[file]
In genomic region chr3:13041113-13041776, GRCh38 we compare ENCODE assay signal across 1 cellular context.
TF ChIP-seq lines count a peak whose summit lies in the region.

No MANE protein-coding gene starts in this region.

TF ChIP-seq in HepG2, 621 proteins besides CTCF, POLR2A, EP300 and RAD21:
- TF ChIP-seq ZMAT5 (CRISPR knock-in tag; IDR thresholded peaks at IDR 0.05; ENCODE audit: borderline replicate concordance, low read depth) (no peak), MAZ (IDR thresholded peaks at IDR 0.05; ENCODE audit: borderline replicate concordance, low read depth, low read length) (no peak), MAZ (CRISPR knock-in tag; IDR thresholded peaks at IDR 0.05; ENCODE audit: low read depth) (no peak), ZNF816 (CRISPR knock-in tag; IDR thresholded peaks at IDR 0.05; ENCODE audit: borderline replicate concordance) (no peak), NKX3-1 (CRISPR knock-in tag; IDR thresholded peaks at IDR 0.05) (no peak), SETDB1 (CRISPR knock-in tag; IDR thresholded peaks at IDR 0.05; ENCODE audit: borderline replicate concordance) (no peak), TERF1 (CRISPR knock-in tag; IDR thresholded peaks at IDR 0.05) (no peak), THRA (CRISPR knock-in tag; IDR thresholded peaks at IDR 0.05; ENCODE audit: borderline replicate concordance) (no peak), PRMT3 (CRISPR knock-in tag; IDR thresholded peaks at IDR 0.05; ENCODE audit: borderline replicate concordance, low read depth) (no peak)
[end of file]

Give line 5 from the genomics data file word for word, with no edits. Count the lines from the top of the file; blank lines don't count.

- TF ChIP-seq ZMAT5 (CRISPR knock-in tag; IDR thresholded peaks at IDR 0.05; ENCODE audit: borderline replicate concordance, low read depth) (no peak), MAZ (IDR thresholded peaks at IDR 0.05; ENCODE audit: borderline replicate concordance, low read depth, low read length) (no peak), MAZ (CRISPR knock-in tag; IDR thresholded peaks at IDR 0.05; ENCODE audit: low read depth) (no peak), ZNF816 (CRISPR knock-in tag; IDR thresholded peaks at IDR 0.05; ENCODE audit: borderline replicate concordance) (no peak), NKX3-1 (CRISPR knock-in tag; IDR thresholded peaks at IDR 0.05) (no peak), SETDB1 (CRISPR knock-in tag; IDR thresholded peaks at IDR 0.05; ENCODE audit: borderline replicate concordance) (no peak), TERF1 (CRISPR knock-in tag; IDR thresholded peaks at IDR 0.05) (no peak), THRA (CRISPR knock-in tag; IDR thresholded peaks at IDR 0.05; ENCODE audit: borderline replicate concordance) (no peak), PRMT3 (CRISPR knock-in tag; IDR thresholded peaks at IDR 0.05; ENCODE audit: borderline replicate concordance, low read depth) (no peak)